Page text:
The first race on the track was held on July 4, 1971. Defendant testified that in 1974 "we were enjoined from operating the speedway." 5

On December 6, 1971, Speedway, by its president, M. C. Miller, executed two promissory notes in favor of plaintiff. One was in the principal amount of $48,880.60, the balance then due plaintiff under Exhibit 1 for the race track. This note called for monthly payments of $1,000 together with interest at the rate of eight percent per annum payable monthly. The other note was in the amount of $5,880.60, the balance then due plaintiff under Exhibit 2 for the pit area and road. This note called for monthly principal and interest (eight percent) payments but the amount of the principal payment was left blank.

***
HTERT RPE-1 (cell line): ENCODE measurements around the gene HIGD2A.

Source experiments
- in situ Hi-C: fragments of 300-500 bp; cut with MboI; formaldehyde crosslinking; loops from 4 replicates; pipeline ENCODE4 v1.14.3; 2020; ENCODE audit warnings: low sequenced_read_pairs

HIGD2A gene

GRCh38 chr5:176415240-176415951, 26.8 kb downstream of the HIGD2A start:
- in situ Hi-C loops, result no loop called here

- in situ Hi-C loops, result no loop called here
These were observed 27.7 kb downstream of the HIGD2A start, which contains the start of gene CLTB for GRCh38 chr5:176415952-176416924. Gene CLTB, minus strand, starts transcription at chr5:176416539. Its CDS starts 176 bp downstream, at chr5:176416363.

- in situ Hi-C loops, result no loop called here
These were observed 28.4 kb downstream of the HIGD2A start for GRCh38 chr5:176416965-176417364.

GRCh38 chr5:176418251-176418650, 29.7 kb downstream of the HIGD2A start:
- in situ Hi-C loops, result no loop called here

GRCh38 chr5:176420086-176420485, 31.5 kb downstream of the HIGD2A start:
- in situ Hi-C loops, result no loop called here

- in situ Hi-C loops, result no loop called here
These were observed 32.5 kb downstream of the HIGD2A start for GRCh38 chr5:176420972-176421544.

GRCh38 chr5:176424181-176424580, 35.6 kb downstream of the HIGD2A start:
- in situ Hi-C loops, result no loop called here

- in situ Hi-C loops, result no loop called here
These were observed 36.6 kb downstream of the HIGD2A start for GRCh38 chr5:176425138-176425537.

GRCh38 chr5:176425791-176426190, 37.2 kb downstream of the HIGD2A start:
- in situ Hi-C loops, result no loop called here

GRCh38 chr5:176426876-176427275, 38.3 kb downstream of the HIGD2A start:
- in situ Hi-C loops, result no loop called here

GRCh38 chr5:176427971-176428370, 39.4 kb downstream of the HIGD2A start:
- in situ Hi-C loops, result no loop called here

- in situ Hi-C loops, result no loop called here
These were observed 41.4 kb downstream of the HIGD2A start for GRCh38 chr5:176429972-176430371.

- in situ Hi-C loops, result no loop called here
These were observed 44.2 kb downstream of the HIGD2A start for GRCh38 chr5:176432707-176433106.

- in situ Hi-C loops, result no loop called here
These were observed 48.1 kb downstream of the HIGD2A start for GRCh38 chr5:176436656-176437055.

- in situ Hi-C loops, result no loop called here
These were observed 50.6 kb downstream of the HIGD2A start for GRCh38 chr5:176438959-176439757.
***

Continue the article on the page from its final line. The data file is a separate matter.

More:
Plaintiff, who had a fourth grade education, testified that he did not know of the existence of Speedway as a corporation until Miller, for the corporation, signed the notes in December, 1971.